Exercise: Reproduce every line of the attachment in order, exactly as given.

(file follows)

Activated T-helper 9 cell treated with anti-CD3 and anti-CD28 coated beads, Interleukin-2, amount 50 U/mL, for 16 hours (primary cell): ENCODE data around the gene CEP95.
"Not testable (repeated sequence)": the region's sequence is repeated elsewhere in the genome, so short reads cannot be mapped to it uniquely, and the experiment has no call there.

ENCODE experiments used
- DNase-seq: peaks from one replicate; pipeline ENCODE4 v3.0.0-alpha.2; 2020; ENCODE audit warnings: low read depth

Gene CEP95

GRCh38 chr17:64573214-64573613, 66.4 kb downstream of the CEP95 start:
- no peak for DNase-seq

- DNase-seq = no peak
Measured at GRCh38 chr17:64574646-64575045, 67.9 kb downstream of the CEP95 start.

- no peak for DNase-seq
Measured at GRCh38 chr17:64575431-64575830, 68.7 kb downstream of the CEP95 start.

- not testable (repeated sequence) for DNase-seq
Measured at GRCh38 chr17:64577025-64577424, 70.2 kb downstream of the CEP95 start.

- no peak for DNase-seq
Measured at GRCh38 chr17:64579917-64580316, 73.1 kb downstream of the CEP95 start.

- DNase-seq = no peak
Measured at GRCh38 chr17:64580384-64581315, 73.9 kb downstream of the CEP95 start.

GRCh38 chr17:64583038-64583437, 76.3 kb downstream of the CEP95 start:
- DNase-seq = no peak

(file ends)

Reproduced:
Activated T-helper 9 cell treated with anti-CD3 and anti-CD28 coated beads, Interleukin-2, amount 50 U/mL, for 16 hours (primary cell): ENCODE data around the gene CEP95.
"Not testable (repeated sequence)": the region's sequence is repeated elsewhere in the genome, so short reads cannot be mapped to it uniquely, and the experiment has no call there.

ENCODE experiments used
- DNase-seq: peaks from one replicate; pipeline ENCODE4 v3.0.0-alpha.2; 2020; ENCODE audit warnings: low read depth

Gene CEP95

GRCh38 chr17:64573214-64573613, 66.4 kb downstream of the CEP95 start:
- no peak for DNase-seq

- DNase-seq = no peak
Measured at GRCh38 chr17:64574646-64575045, 67.9 kb downstream of the CEP95 start.

- no peak for DNase-seq
Measured at GRCh38 chr17:64575431-64575830, 68.7 kb downstream of the CEP95 start.

- not testable (repeated sequence) for DNase-seq
Measured at GRCh38 chr17:64577025-64577424, 70.2 kb downstream of the CEP95 start.

- no peak for DNase-seq
Measured at GRCh38 chr17:64579917-64580316, 73.1 kb downstream of the CEP95 start.

- DNase-seq = no peak
Measured at GRCh38 chr17:64580384-64581315, 73.9 kb downstream of the CEP95 start.

GRCh38 chr17:64583038-64583437, 76.3 kb downstream of the CEP95 start:
- DNase-seq = no peak